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September 03, 2009
September 09, 2009
Students entering third grade a year from now will be allowed to advance to fourth grade only if they achieve a minimum score on Ohio’s third-grade reading assessment. The third-grade reading guarantee applies to all public schools—including charter schools—and seeks to ensure that all students are prepared for the academic challenges of fourth grade and beyond. Reading is the foundation for all learning, and research shows that not learning to read well in the early grades impacts students in later years. The Annie E. Casey Foundation reports that students who aren’t proficient in reading by third grade are four times more likely to leave high school without a diploma than students who can read at grade level.
Other states have enacted third-reading guarantees, Florida being the most notable example. The Sunshine State has had a guarantee in place for a decade, and the research on its impact is positive. In a study released earlier this year the Manhattan Institute’s Marcus Winters found that the benefits of Florida’s remediation were still apparent and substantial through seventh grade (which was as far as the data could be tracked). A new Brooking Institute paper by Harvard’s Martin West confirms these findings and shows that retaining students in the third grade who aren’t proficient in reading has long-term benefits for the students and little in terms of downsides.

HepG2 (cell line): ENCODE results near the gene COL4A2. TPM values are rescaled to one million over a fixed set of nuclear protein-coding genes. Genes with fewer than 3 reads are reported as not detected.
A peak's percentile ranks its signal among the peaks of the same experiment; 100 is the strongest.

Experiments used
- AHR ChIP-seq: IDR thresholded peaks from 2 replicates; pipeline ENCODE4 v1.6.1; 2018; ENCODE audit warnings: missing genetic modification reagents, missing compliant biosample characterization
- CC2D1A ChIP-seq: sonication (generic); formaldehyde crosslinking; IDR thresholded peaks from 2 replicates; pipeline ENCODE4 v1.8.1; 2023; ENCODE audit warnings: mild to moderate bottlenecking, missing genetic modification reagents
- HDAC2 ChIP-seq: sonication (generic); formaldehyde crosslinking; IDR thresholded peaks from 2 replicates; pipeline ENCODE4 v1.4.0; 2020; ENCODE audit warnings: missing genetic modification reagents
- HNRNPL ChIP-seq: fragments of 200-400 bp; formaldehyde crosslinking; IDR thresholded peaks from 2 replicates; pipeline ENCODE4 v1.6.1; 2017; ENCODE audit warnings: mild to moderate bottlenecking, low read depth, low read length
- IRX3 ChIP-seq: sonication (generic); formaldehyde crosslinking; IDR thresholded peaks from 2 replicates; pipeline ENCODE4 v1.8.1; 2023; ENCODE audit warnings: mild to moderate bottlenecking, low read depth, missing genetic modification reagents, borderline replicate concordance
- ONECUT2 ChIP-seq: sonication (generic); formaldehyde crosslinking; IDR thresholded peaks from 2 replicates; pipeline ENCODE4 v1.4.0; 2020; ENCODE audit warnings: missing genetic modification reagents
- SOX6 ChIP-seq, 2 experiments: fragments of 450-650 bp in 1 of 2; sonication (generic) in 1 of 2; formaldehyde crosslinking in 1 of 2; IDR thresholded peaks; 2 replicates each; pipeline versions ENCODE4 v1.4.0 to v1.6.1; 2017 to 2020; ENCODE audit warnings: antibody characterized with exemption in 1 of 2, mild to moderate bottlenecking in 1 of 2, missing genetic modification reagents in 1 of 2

Ohio’s new law has ample critics, from those who believe it takes too much decision-making power out of the hands of local educators and parents, to those who decry it an “unfunded mandate” on local schools. But critics and supporters of the policy alike should all agree on this point: The policy can benefit kids, but only if the schools and state do things differently.
Here are three things that must change.
Program implementation should be monitored by the Ohio Department of Education and, like in Florida, research should be conducted on the future academic performance of students who are retained and those who aren’t. The General Assembly should be willing to adjust the law as warranted based on these findings and district feedback. But the state should not be quick to scuttle the policy—in Florida it took several years before positive results were seen as students, schools, and parents adjusted to the new requirements.
Likewise, each biennium the state should revisit whether it should provide additional support via funding, professional development, or other resources to help schools serve struggling readers. As part of the new policy, the legislature provided a small amount of grant funding to help schools develop early literacy supports. Lawmakers must be willing to consider increasing this funding or providing other assistance to districts so that the law works as intended.
Ohio’s third-grade reading guarantee can and should have a positive impact on Ohio’s students. But it will require the ongoing cooperation and serious effort of local educators, state education leaders, and the state legislature alike to ensure that is the case. Starting now will make it more likely the policy will be effective in 2013 and beyond.